If you are 18 years old or older, there are five basic steps of a sequential evaluation process that the Social Security Administration (SSA) considers to decide if you are disabled.

1. Are you engaging in substantial gainful activity? Please see my other blog posting regarding this topic on my website at www.kathleenflynnlaw.com. In 2011, you cannot earn more than $1000 per month before taxes. If you earn this monthly amount or more, you will not receive social security disability.

2. Do you have a “severe impairment or “combination of severe impairments” that meet the duration requirement? Social Security Ruling 96-3p states that you have a severe impairment or combination of severe impairments if your mental and or physical condition(s) has more than a minimal effect on your ability to work. Social Security Ruling 82-52 states that your mental or physical condition (s) must have lasted or be expected to last for twelve months OR be expected to result in death. It is very unusual for an Adjudicator at the Georgia Department of Labor, Disability Adjudication Services (DAS) or for an Administrative Law Judge at the Office of Adjudication and Review (ODAR)to deny your claim at this
step.

3. Do you have a mental or physical impairment that meets or equals a Medical Listing(s)? Please see my website at www.kathleenflynnlaw.com. for a comprehensive list of mental and physical conditions to determine if your condition is there and what symptoms, signs, laboratory results or medical findings SSA is looking for. In my experience, most cases are granted at this step by an Adjudicator at the Georgia Department of Labor, Disability Adjudication Services (DAS). At the initial and reconsideration levels, DAS has psychologists or physicians on staff, who review your file, to see if your impairment(s) meets or equals a medical listing.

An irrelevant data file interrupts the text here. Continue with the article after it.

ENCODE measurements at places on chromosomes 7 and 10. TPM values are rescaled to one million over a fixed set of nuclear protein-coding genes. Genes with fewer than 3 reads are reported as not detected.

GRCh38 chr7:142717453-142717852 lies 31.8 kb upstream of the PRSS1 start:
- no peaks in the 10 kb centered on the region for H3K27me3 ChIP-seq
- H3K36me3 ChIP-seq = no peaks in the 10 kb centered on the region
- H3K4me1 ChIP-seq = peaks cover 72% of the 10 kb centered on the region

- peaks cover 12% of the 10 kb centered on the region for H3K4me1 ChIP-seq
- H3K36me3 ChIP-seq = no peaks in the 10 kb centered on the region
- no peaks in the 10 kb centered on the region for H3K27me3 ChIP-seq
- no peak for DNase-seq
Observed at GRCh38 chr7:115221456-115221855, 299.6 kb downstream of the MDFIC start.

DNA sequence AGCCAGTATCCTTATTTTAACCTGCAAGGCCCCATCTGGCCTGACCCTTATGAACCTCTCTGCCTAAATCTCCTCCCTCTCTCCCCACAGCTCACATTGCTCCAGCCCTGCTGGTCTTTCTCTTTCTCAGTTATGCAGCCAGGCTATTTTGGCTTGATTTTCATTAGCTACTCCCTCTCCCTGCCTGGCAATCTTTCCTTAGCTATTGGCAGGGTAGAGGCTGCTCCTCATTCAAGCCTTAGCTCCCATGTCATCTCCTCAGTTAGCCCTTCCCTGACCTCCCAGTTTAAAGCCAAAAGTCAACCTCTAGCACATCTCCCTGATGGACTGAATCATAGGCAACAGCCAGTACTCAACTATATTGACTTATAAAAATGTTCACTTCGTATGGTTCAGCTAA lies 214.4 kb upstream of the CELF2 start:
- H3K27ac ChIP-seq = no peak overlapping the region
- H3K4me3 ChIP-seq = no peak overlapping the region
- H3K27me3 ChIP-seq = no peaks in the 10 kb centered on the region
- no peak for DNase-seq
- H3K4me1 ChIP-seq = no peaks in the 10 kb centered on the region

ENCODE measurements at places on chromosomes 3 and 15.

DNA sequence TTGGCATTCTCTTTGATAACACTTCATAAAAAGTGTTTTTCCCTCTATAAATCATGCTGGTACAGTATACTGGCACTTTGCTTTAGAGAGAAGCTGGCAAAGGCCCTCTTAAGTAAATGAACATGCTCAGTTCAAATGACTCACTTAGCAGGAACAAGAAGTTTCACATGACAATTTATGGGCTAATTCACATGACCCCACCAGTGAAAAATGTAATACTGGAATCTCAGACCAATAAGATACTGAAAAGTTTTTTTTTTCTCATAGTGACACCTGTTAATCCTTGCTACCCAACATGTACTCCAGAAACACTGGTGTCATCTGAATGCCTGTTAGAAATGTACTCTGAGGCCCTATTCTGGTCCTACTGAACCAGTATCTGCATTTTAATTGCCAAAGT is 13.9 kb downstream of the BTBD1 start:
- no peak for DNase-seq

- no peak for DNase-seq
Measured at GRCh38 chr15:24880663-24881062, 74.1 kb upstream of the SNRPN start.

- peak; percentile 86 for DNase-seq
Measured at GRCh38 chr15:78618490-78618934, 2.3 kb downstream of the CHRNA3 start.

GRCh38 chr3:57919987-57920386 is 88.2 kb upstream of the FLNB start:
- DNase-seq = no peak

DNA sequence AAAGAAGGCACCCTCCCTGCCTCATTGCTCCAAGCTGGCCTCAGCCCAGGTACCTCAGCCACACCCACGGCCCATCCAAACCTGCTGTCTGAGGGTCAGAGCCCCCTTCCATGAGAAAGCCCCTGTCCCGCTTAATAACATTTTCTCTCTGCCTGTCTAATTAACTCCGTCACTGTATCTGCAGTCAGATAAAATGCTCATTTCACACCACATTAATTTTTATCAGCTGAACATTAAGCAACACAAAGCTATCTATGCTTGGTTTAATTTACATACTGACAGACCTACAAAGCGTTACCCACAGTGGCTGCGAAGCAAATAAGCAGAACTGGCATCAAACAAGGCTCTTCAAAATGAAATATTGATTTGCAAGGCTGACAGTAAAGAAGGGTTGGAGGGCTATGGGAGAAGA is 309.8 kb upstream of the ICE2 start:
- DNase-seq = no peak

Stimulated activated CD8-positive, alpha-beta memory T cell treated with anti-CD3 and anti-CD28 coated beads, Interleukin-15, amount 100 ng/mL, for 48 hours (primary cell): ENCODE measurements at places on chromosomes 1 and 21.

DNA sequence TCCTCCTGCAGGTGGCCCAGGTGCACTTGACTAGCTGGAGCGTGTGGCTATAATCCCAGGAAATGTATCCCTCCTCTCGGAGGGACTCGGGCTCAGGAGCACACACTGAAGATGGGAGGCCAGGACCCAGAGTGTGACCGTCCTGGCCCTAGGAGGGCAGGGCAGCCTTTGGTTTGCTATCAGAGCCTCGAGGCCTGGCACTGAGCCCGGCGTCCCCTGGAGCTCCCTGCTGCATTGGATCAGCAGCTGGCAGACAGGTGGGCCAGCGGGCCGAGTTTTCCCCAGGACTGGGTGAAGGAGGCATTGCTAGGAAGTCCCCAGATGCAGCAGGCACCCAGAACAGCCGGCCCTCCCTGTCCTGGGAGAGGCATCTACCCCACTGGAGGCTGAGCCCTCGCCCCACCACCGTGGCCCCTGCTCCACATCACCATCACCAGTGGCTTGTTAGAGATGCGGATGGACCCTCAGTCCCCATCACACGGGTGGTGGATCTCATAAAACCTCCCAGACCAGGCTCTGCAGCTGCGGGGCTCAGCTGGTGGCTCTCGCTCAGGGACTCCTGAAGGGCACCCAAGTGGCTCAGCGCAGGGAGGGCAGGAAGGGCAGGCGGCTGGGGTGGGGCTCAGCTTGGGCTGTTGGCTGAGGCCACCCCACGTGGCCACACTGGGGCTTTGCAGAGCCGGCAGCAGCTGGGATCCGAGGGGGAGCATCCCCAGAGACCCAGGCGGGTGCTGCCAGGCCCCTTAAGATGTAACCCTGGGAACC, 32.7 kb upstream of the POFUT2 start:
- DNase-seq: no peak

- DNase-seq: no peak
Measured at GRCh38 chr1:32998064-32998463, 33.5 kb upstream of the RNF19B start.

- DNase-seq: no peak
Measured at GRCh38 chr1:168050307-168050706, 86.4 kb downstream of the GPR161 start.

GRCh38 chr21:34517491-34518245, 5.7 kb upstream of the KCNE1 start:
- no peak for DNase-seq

4. Can you return to any of your past relevant work? There is a three part test that is applied to your past jobs. First, in addressing recency, was the work performed within the last 15 years? Secondly, was the work substantial gainful activity (see step 1 above)? Thirdly, did your job meet the duration requirement? Pursuant to Social Security Ruling 82-62, the job should have been performed long enough for you to have “learned the techniques, acquired information, and developed the facility needed for average performance in the job situation. The length of time this would take depends on the nature and complexity of the work.” SSA has a vocational expert analyze all your jobs in the past 15 years to determine if you performed a job long enough to meet the duration requirement. If SSA finds that you can return to your past relevant work, you will not be found disabled.

5. If you cannot return to any of your past relevant work, can you do any other work, which exists in significant numbers in the regional or national economy? SSA considers your age, education, and the skill level of your past relevant work in evaluating whether there are other jobs that you can perform. If you have a physical condition, you could be found disabled based on a grid rule /OP_Home/cfr20/404/404-ap11.htm If a grid rule does not apply to you or you have a mental illness, you could be found disabled based on vocational expert testimony provided that you have disabling limitations. In my experience, most cases are granted at this step by an Administrative Law Judge at the Office of Adjudication and Review (ODAR), since Judges do not use Medical experts very often at hearings.

If you have any further questions about whether you are entitled to social security disability benefits, please contact the Law office of Kathleen Flynn at 404-479-4431 or visit our website at www.kathleenflynnlaw.com